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Self-Esteem pp 21-36 | Cite as

Low Self-Esteem: The Uphill Struggle for Self-Integrity

  • Steven J. Spencer
  • Robert A. Josephs
  • Claude M. Steele
Part of the The Plenum Series in Social / Clinical Psychology book series (SSSC)

Abstract

Like Steinbeck, we have wondered why some people are more resilient to the vicissitudes of life than others, that is, why their sense of worth and the psychological states that vary with it (e.g., defensiveness, efficacy, positive affect) are less affected by particular threats to their self- image. They have “thicker skins.” Clearly all of us fluctuate in this respect; sometimes and in some settings, we are more resilient than at other times or in other settings. But personal experience suggests there are reliable individual differences in this capacity. For example, one of the authors was presented with an option to buy a particularly risky stock by his brother. Like most such stocks, there was a good chance of a high payoff, coupled with, a good chance of a big loss. The author’s brother, thick of skin, was eager to buy. If the stock failed, he may have calculated, he had lots of esteem cushioning, a happy family, a good career as a lawyer, and so on. But the author, who had a thinner skin (perhaps because he was a poor graduate student at the time), was wary of the gamble. He focused on the possibility that the stock might lose value, and how foolish he would feel if he gambled away his tenuous financial security.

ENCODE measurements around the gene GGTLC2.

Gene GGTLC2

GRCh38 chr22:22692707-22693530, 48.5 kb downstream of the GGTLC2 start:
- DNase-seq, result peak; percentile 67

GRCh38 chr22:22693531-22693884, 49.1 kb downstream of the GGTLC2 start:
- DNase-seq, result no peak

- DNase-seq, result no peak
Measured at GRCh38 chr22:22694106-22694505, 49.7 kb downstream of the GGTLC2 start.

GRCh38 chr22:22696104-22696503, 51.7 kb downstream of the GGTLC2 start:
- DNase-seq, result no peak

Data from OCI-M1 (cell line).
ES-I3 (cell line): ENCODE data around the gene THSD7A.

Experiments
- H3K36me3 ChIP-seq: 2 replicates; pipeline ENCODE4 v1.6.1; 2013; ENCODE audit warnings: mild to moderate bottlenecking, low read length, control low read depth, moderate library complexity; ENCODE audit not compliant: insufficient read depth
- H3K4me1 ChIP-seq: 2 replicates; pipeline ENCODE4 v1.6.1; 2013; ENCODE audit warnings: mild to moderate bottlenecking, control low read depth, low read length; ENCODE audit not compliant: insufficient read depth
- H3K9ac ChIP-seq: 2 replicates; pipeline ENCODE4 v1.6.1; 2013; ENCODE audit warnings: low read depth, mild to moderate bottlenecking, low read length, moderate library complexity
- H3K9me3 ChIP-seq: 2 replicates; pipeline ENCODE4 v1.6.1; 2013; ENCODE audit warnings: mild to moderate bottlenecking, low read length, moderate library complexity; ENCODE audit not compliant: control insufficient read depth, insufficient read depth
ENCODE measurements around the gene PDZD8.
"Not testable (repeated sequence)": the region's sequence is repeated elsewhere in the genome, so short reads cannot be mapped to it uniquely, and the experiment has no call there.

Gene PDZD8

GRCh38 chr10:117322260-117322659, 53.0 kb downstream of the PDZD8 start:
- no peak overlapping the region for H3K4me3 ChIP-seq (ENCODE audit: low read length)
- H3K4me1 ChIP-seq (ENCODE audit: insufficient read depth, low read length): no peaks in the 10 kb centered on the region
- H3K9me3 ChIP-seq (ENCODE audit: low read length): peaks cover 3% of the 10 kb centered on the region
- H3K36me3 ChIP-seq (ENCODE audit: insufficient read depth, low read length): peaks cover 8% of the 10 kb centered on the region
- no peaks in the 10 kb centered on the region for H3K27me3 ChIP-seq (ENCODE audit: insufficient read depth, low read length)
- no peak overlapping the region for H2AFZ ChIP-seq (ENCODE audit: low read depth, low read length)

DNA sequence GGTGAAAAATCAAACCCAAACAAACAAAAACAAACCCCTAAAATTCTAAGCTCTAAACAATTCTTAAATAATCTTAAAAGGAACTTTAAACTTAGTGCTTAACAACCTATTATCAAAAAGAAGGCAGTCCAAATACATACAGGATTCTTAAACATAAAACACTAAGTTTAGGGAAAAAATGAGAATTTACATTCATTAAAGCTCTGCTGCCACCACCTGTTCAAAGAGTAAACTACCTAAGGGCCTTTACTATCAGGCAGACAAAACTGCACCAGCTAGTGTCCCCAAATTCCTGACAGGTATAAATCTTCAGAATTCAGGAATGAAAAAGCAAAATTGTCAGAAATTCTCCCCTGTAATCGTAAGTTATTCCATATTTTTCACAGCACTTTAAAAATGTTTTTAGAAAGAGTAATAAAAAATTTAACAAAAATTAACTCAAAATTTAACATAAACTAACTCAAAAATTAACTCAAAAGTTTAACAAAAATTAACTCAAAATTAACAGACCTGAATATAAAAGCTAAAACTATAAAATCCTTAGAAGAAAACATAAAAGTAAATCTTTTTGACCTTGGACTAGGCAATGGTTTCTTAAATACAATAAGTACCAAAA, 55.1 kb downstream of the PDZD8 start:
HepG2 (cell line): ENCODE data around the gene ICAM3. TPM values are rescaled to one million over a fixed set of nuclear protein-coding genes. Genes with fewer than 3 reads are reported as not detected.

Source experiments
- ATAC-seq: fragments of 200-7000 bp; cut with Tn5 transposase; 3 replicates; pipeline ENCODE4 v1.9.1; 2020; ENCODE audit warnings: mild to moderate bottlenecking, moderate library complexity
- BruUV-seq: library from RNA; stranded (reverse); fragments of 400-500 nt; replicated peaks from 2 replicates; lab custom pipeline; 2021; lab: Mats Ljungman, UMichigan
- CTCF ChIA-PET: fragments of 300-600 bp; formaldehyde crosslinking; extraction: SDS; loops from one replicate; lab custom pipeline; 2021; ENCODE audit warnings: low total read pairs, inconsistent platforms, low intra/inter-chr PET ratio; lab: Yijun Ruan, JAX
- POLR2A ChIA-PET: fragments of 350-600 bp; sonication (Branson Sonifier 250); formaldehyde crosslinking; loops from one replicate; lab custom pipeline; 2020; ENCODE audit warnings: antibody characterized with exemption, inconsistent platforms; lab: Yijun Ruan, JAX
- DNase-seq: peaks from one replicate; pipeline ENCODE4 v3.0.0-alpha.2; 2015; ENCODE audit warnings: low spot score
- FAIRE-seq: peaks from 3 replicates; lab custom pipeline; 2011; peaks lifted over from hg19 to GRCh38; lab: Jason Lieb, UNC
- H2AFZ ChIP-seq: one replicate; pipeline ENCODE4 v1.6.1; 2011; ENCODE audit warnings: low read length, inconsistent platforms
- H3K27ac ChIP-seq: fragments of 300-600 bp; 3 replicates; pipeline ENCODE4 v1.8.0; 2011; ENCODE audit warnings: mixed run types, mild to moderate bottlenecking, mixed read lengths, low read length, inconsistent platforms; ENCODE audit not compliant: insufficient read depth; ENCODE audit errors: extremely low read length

Keywords

Social Comparison Experimental Social Psychology Mortality Salience Downward Comparison Upward Comparison 
These keywords were added by machine and not by the authors. This process is experimental and the keywords may be updated as the learning algorithm improves.

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Copyright information

© Plenum Press, New York 1993

Authors and Affiliations

  • Steven J. Spencer
    • 1
  • Robert A. Josephs
    • 2
  • Claude M. Steele
    • 3
  1. 1.Department of PsychologyUniversity of MichiganAnn ArborUSA
  2. 2.Department of PsychologyUniversity of TexasAustinUSA
  3. 3.Department of PsychologyStanford UniversityStanfordUSA

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